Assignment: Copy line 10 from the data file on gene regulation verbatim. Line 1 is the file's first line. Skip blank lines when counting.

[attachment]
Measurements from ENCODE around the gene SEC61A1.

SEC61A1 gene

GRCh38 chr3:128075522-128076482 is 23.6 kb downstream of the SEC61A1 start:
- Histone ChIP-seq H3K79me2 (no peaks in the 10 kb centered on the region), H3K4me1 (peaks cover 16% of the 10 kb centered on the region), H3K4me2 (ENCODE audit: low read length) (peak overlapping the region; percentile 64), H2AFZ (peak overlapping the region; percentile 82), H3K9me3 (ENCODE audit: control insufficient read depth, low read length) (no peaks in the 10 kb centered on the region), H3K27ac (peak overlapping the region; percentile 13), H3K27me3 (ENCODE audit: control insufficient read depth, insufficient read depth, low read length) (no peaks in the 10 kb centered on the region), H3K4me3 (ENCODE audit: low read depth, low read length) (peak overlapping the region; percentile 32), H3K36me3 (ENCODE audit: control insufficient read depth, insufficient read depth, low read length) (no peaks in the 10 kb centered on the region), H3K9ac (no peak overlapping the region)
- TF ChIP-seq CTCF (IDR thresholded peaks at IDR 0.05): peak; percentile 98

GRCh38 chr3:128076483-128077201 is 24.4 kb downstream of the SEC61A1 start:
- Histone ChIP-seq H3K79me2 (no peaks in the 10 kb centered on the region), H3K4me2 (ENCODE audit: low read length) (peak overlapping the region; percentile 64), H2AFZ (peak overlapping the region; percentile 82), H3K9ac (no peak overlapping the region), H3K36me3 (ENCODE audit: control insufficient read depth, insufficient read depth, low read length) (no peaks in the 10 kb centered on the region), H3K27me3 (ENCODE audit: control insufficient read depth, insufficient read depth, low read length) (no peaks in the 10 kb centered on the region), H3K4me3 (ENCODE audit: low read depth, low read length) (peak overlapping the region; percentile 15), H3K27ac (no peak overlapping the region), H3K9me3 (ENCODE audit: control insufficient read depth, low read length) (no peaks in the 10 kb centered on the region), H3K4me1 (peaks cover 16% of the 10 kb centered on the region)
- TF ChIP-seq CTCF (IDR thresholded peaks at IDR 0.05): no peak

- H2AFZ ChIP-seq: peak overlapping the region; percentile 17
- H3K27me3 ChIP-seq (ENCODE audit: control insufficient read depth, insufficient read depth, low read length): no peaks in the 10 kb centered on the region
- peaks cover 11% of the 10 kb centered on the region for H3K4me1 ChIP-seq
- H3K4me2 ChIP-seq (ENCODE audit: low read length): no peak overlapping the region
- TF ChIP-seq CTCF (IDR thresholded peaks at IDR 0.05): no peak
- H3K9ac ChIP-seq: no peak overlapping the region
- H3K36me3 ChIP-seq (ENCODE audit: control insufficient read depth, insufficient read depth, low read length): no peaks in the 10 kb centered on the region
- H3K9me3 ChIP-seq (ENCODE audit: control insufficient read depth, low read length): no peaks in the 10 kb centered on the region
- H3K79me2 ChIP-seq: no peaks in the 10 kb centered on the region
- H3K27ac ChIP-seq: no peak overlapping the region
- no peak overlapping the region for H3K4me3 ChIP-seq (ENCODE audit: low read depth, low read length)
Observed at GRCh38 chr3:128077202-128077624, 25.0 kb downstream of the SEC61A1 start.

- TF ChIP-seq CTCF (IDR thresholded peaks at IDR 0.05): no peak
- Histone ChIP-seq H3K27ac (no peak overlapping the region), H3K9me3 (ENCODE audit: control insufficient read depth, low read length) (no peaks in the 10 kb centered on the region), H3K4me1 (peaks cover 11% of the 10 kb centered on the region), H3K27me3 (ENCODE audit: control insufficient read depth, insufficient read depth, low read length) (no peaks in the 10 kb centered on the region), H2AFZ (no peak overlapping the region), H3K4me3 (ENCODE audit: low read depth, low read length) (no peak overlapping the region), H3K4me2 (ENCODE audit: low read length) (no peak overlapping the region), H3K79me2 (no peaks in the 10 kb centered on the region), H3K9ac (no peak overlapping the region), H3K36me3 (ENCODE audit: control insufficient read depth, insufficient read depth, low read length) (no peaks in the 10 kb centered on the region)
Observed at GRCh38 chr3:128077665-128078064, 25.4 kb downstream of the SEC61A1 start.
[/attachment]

- H3K27me3 ChIP-seq (ENCODE audit: control insufficient read depth, insufficient read depth, low read length): no peaks in the 10 kb centered on the region